BACKGROUND Acetyl-CoA carboxylase (ACC) catalyzes the biotin-dependent carboxylation of acetyl-CoA to produce malonyl-CoA. This is the first and the committed step in the biosynthesis of long-chain fatty acids. The most important function of ACC is to provide the malonyl-CoA substrate for the biosynthesis of fatty acids. The activity of ACC can be controlled at the transcriptional level as well as by small molecule modulators and covalent modification.1 A second isoform of ACC, ACC2, is associated with the mitochondrial membrane and produces malonyl-CoA that regulates fatty acid oxidation by potently inhibiting the carnitine palmitoyltransferases (CPT-Is). Mice that are deficient in ACC2 have elevated fatty acid oxidation and reduced body fat content and body weight, despite consuming more food.2 Therefore, inhibitors against ACCs might be efficacious for the treatment of obesity and diabetes (metabolic syndrome). The activity of the enzyme is also controlled by reversible phosphorylation. The enzyme is inhibited if phosphorylated; the phosphorylation can result when the hormones glucagon or epinephrine bind to their receptors, but the main cause of phosphorylation is due to a rise in AMP levels when the energy status of the cell is low, leading to the activation of the AMPK.3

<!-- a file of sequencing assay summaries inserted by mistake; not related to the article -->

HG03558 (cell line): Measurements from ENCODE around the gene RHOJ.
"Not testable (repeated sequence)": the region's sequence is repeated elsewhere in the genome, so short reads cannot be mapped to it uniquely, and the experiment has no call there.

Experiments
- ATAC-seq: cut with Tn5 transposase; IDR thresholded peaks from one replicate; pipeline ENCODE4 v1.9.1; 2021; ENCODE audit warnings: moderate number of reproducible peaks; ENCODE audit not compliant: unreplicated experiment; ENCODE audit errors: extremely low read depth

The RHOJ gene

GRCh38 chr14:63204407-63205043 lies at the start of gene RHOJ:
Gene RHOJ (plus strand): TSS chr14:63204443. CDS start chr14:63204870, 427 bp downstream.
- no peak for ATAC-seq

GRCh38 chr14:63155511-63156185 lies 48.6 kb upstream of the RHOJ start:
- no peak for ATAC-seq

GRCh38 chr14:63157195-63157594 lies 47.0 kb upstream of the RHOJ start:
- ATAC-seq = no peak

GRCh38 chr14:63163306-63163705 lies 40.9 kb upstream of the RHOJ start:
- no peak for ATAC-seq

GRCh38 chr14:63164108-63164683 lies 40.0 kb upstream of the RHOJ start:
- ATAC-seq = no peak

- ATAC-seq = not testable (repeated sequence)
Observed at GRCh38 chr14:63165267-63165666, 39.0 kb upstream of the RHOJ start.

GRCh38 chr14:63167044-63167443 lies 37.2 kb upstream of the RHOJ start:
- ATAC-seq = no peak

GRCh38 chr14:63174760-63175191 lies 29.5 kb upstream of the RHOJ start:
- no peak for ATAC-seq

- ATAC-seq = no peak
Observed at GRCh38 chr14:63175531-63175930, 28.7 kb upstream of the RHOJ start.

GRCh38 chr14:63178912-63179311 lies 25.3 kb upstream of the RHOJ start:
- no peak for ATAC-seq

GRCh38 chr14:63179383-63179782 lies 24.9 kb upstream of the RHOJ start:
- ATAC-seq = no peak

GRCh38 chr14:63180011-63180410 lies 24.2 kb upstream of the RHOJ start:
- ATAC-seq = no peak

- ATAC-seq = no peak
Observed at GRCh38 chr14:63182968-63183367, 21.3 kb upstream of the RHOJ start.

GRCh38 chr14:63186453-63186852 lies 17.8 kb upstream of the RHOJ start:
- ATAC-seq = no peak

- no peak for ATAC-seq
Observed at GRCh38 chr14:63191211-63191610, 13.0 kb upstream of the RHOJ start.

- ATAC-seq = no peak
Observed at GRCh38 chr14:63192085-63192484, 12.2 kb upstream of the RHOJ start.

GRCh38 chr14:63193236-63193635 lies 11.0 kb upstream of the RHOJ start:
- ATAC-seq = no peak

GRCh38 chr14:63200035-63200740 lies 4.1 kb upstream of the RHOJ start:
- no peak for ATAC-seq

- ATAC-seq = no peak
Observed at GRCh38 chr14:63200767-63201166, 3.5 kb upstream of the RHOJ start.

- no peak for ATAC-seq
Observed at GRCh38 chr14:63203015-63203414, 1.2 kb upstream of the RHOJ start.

1. Tong L: Cell. Mol. Life Sci. 62:1784-1803, 2005.
2. Choi CS et al.: Proc. Natl. Acad. Sci. USA, 104: 16480-16485, 2007.
3. Janovska A et al.: Mol. and Cell. Endocrinol. 284:1-10, 2008.
Products are for research use only. They are not intended for human, animal, or diagnostic applications.
Sequence near human Acetyl-CoA Carboxylase carboxyl terminal.
Affinity Purified Rabbit IgG
Species & predicted
reactivity ( ):
Human, Mouse, Rat
IHC (Paraffin) n/d
Weight of protein:
Detects endogenous levels of both Acetyl-CoA Carboxylase isoform proteins in various cell lysates.
Store at 4° C for frequent use; at -20° C for at least one year.
*Optimal working dilutions must be determined by end user.